During the COVID-19 pandemic, there has seen a sharp rise in A transfer of funds which discharges an obligation on the part of a payer vis-à-vis a payee. More fraud – in the form of phishing, vishing, spoofing, ID theft, card fraud, chargebacks and account takeover – as the lockdown has seen a shift to digital transactions on the one hand but also a lowering of various security measures, such as the increase in transaction limits for contactless payments on the other. However, the real fallout of the current fraud will not be felt fully for months to come.
According to UK bank trade association UK Finance, there were almost 15,000 impersonation scam cases reported by UK Finance members between January and June 2020, an increase of 84% compared to the same period last year. Among these, more than 8,000 involved criminals impersonating the police or a bank, a year-on-year rise of 94%. According to a US-based Association of Certified Fraud Examiners report, 77% of respondents observed an increase in fraud as of August 2020 and 92% of respondents expect to see a further increase during the next year. In India, a report jointly published by the Data Security Council of India and PayPal India concludes that the pandemic has required the need for a comprehensive framework to tackle cybersecurity risks including digital transactions. “While we have witnessed a tremendous shift in commerce and financial services, there has been an increase in cyberattacks and the global pandemic has revealed gaps in business continuity plans and IT operations,” said Steven Chan, senior director, head of government relations, APAC, PayPal. According to global fraud and merchant dispute specialist Chargebacks 911, industries are now experiencing 10 times the amount of payment disputes that were taking place prior to COVID-19. Monica Eaton-Cardone COO of Chargebacks 911, says “Contactless payments present a number of fraud threats. For one, if a valid cardholder’s information is stolen, it can be added to a mobile device and used to make unauthorised purchases – leaving merchants covering customers’ losses. In addition to this third-party fraud, contactless payments present a greater opportunity for genuine customers to commit first-party (friendly) fraud and lie about whether or not a transaction was actually made by them.”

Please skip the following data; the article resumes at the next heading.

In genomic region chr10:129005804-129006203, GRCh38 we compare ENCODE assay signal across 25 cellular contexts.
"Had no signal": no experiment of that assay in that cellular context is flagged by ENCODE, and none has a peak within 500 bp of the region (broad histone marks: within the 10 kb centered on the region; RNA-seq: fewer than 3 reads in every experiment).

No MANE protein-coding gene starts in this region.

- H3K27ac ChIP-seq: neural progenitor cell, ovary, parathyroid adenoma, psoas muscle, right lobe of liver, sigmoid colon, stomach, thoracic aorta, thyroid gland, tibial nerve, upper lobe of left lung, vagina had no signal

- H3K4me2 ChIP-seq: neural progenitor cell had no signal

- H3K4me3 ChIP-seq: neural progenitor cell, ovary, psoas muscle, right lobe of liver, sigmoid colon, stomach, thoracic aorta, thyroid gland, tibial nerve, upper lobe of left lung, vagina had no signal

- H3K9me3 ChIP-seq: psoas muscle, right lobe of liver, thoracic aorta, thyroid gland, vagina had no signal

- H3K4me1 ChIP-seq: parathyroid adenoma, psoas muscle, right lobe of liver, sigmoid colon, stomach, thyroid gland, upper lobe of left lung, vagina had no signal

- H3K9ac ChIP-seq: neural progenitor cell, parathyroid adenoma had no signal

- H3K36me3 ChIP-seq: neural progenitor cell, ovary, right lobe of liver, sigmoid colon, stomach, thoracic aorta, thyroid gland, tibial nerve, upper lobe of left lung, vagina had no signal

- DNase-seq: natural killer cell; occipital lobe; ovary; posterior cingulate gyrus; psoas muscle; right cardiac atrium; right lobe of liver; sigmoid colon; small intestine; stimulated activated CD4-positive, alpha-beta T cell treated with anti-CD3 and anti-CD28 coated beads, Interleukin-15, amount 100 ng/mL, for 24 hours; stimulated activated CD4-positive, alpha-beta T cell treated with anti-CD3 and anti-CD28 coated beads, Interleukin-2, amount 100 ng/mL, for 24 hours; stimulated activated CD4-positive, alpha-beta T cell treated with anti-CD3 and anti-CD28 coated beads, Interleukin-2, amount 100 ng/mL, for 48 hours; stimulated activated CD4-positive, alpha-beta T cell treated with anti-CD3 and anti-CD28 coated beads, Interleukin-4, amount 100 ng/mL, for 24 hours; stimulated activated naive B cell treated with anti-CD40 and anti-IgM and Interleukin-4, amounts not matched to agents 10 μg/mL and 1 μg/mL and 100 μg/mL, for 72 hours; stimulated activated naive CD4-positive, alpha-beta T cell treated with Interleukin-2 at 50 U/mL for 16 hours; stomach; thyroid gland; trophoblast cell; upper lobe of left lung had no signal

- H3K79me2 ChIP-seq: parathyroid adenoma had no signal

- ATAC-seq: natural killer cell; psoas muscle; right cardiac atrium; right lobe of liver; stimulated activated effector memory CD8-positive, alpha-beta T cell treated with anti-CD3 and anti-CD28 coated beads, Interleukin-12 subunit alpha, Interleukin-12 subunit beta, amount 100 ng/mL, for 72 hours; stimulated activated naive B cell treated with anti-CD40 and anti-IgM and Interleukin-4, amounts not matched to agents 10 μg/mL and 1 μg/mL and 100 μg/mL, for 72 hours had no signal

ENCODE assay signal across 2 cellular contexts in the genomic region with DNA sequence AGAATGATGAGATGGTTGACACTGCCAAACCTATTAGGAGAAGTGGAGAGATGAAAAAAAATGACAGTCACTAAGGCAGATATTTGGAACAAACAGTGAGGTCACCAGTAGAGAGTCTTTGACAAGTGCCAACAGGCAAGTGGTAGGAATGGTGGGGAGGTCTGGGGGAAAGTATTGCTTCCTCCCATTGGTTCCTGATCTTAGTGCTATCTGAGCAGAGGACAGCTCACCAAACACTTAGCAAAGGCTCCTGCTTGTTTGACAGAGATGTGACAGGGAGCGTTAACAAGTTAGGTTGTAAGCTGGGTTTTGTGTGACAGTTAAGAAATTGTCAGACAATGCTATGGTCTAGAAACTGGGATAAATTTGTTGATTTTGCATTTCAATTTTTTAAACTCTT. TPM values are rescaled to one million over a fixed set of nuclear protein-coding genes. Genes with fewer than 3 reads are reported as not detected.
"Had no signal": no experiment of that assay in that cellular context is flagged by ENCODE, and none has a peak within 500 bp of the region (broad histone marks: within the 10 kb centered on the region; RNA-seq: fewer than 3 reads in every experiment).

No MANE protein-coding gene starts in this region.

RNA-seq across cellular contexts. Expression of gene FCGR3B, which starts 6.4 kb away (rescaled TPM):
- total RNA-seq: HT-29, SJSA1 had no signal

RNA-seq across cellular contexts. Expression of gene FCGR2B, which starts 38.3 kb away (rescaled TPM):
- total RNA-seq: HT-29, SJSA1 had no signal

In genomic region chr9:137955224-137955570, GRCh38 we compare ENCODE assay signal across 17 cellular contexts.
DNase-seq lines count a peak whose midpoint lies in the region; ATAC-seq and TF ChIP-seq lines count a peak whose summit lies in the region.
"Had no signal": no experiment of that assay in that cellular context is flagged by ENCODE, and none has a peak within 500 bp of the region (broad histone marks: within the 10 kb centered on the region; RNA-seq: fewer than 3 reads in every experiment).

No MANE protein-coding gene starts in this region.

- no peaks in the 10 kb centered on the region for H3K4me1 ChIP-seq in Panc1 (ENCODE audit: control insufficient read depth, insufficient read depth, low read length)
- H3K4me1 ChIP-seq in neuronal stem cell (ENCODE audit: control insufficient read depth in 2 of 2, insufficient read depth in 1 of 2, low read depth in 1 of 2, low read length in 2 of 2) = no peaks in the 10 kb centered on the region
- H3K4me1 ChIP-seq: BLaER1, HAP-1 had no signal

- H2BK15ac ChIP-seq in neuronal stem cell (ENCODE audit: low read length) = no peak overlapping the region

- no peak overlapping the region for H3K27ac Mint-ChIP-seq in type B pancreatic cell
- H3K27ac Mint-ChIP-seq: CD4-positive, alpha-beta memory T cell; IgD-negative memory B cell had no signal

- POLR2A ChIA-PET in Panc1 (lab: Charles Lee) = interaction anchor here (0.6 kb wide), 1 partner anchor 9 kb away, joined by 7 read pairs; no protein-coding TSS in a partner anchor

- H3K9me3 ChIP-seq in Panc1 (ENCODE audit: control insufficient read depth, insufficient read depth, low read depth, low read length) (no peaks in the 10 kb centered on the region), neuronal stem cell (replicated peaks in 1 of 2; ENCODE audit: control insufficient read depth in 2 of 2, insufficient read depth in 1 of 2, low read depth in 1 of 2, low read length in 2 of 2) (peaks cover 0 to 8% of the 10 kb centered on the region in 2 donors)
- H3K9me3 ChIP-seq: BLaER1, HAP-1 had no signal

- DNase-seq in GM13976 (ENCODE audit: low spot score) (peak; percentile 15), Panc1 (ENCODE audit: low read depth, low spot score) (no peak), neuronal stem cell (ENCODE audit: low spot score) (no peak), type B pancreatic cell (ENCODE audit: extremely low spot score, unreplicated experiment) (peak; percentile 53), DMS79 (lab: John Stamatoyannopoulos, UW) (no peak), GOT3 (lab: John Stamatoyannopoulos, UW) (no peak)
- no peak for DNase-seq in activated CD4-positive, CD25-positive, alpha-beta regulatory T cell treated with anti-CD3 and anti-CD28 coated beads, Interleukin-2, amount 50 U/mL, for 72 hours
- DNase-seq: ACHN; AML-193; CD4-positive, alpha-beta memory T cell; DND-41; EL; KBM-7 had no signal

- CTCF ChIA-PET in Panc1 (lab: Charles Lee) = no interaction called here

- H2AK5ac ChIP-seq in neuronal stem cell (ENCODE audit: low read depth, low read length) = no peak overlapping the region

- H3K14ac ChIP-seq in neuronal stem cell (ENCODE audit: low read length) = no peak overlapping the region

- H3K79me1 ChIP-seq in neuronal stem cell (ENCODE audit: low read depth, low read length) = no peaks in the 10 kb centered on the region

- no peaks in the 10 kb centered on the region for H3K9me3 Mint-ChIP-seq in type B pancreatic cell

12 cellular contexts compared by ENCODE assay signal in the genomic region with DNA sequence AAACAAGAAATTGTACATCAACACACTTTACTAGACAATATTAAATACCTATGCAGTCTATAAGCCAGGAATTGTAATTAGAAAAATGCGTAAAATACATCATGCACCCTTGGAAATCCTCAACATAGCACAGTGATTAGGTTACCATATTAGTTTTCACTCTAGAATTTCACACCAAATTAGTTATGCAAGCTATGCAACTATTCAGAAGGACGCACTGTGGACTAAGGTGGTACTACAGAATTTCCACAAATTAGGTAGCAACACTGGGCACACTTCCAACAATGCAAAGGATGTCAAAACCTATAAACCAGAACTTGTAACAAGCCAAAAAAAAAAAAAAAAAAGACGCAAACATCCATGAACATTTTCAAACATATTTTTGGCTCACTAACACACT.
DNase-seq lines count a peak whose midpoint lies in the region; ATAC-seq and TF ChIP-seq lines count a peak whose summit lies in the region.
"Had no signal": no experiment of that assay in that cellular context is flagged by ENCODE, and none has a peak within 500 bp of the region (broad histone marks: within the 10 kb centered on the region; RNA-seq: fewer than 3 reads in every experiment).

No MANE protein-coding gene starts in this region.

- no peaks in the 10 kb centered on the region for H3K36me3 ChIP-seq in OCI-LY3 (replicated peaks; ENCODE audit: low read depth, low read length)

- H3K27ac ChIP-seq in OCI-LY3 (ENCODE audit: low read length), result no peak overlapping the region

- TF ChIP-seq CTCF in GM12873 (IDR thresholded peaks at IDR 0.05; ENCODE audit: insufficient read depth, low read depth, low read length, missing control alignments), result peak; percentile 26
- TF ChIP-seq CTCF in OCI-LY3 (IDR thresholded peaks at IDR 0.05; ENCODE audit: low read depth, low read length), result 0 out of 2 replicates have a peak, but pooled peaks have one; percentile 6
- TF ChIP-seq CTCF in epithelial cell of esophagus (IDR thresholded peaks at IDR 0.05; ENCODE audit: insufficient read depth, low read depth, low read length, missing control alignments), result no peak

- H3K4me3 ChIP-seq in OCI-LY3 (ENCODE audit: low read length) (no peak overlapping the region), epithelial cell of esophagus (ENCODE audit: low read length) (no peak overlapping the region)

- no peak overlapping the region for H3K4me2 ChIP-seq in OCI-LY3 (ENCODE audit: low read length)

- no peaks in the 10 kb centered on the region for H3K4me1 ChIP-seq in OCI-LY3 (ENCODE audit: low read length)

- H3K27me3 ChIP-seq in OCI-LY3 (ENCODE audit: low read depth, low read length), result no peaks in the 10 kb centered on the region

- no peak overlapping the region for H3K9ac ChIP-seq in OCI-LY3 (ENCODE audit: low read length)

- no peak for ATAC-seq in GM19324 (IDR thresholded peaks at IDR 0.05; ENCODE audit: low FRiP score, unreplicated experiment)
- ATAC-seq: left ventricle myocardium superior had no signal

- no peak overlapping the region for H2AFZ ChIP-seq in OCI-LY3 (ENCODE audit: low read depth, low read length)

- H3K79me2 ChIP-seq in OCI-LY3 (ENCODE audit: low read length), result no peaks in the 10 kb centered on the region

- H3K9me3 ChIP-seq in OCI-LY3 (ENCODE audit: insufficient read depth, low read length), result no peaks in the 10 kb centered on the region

However, payment fraud was an issue well before the pandemic. The report, Fraud in cash and electronic payments: taxonomy, estimation and projections by Santiago Carbo-Valverde and Francisco Rodriguez-Fernandez for the International Security Ligue was published before the pandemic and offers two main contributions: first, it provides a comprehensive taxonomy of payment fraud alternatives related to both cash and electronic payments. Second, it offers an empirical estimation of the value of fraud with cash and card payments, as well as some insights into the impact of new forms of electronic transactions, such as contactless payments and cryptocurrencies.
The empirical analysis was conducted for the period 2014–2018 in 52 countries in Europe, North America, Central and South America, Asia-Pacific and Africa. In addition, the report provides some projections on fraud for 2025.